As the HBO series “Game of Thrones” approached its finale last month, fans speculated wildly over the popular drama’s climactic question: Who would win the Iron Throne, the massive metal chair signifying the new ruler of Westeros? Would it be nice guy Jon Snow? Dragon-riding mad queen Daenerys Targaryen?
Neither. It was Ken and Gail Janes of Richfield.
Just kidding. Actually it was … well, just go watch the show yourself if you weren’t among the 19 million who did. No spoilers here.
But the Janeses, both 68 and retired, were chosen randomly from among 65,000 entrants to win a life-size duplicate of the show’s fabled throne, fashioned in fiberglass and resin.
The $18,000 chair, 300 pounds and 7 feet tall but with a human-size seat, was a prize in a national contest sponsored by AT&T for its wireless-service customers, promoting its recent acquisition of Time Warner Inc., HBO’s owner.
Gail saw the contest on the AT&T website and entered. “I thought it would be maybe a cup or a T-shirt,” she said.
Neighbors gathered Tuesday to watch the throne arrive at the Janeses’ Richfield house, where Ken had built a paver-lined square for it next to the benches around the firepit. “It fits really good,” he said.
People took turns sitting in it and having their pictures taken while brandishing a 3-foot sword owned by one of the Janes sons, a Dungeons & Dragons fan.
If the winner had been selected by the Lord of Light himself, the show’s fictional deity could not have chosen a more appropriate family.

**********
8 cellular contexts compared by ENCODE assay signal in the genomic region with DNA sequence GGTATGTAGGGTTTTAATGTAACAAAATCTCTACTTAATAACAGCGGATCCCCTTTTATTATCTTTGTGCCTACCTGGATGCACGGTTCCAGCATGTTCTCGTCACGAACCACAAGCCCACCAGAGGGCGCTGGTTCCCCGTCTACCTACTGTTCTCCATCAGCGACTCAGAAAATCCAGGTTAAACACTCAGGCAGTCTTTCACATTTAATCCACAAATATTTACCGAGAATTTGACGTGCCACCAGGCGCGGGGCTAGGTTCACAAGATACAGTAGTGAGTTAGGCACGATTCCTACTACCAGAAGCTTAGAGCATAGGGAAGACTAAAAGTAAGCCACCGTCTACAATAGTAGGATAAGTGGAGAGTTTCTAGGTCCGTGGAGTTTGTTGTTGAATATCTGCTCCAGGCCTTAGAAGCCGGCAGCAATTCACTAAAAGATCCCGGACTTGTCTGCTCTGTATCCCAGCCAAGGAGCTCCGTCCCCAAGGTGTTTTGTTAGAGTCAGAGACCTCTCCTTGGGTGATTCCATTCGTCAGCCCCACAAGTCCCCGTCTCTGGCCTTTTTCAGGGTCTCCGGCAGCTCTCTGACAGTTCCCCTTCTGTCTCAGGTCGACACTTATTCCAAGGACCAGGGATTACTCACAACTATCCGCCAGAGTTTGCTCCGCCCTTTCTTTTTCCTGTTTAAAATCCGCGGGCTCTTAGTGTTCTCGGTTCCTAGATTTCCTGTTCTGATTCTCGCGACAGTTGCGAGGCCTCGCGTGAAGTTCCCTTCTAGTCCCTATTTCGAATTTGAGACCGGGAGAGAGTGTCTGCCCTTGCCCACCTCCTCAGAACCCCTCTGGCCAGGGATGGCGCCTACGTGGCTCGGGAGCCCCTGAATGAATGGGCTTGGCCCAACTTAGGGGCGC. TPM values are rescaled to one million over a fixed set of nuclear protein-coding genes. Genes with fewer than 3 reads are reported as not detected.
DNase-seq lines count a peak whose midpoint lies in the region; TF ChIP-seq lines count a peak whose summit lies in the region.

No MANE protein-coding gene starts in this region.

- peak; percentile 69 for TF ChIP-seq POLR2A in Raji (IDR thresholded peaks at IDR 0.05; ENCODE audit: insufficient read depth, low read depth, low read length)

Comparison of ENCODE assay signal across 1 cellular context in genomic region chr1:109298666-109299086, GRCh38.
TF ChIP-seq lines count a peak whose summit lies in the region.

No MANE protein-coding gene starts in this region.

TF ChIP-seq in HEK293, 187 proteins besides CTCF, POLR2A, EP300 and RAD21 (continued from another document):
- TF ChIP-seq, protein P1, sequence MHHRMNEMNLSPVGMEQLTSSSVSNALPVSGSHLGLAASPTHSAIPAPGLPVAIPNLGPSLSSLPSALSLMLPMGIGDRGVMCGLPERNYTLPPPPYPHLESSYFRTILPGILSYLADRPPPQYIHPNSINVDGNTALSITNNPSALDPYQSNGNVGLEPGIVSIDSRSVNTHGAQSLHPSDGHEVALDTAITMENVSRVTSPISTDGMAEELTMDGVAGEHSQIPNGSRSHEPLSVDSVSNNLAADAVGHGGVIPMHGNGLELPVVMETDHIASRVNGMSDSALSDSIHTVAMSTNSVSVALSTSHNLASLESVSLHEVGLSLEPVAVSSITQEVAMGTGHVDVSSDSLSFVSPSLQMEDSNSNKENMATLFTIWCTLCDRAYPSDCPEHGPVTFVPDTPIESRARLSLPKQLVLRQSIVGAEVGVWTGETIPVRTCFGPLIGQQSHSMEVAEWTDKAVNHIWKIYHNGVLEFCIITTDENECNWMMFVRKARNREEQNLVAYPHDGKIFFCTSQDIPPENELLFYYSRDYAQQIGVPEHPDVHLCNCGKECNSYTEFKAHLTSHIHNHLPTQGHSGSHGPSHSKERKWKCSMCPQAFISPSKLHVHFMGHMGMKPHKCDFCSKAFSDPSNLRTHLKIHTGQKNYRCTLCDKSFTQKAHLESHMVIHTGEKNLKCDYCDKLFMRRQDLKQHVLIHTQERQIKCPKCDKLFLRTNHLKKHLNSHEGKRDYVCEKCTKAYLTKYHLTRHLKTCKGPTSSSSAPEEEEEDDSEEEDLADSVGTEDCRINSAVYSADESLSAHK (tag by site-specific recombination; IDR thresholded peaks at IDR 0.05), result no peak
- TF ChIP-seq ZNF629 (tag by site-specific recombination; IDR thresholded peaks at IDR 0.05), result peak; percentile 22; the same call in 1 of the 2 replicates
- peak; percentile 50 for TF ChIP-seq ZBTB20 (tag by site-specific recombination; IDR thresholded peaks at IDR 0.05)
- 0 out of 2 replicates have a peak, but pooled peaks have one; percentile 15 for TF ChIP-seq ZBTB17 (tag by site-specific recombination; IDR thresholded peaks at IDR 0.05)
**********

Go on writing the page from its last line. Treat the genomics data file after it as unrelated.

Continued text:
Not everyone would consider a gigantic, silver-gray, sword-studded chair the ideal addition to their decorating schemes, but in the Janeses’ backyard, the new piece of furniture fit right in.
Toy-sized gnomes, trolls, goblins, elves, wizards and fairies, hand-painted by Gail, are placed in little fantasy arrangements throughout the property. A frog sits atop a sign that reads, “Frog parking only. All others will be toad.”
A 10-foot tree trunk is covered with masks and elves and little painted doors that open to holes with trolls inside. Two larger dragons glare down from atop the trunk. Strings of baubles sparkle among tree branches.
“Aren’t these beautiful?” said neighbor Yvonne Altier-Carter, guiding a tour.
To decorate for a daughter’s wedding, the Janeses painted a dragon across a wall inside the garage, and a dire wolf — a fierce species of canine that, like dragons, occupied the “Game of Thrones’ ” fictional setting but actually existed in prehistoric times — at the bottom of the stairs.
But it’s not just decorations that make the Janeses’ yard unusual.
Their firepit is a gathering place for their sociable group of neighbors.
A gate in their fence opens onto a walking path, and the Janeses often invite random passersby in to chat. They offer Popsicles to the guests, invite them to pick raspberries from the garden, let their children choose little goblins and fairies to take home. Sometimes the strangers become lifelong friends.
The Janeses served a crew from HBO, on hand to make a video of the event, a biscuits-and-gravy breakfast. Everyone gathered in the yard was invited to a hot dog, coleslaw and baked bean lunch.
Unsurprisingly, given their enthusiasm for fantasy, the Janeses were “Game of Thrones” fans. Such huge fans, in fact, that unlike many of the show’s loyal viewers who expressed disappointment in its finale, the Janeses found it satisfying.
“We were quite content with the way it worked out,” Gail Janes said.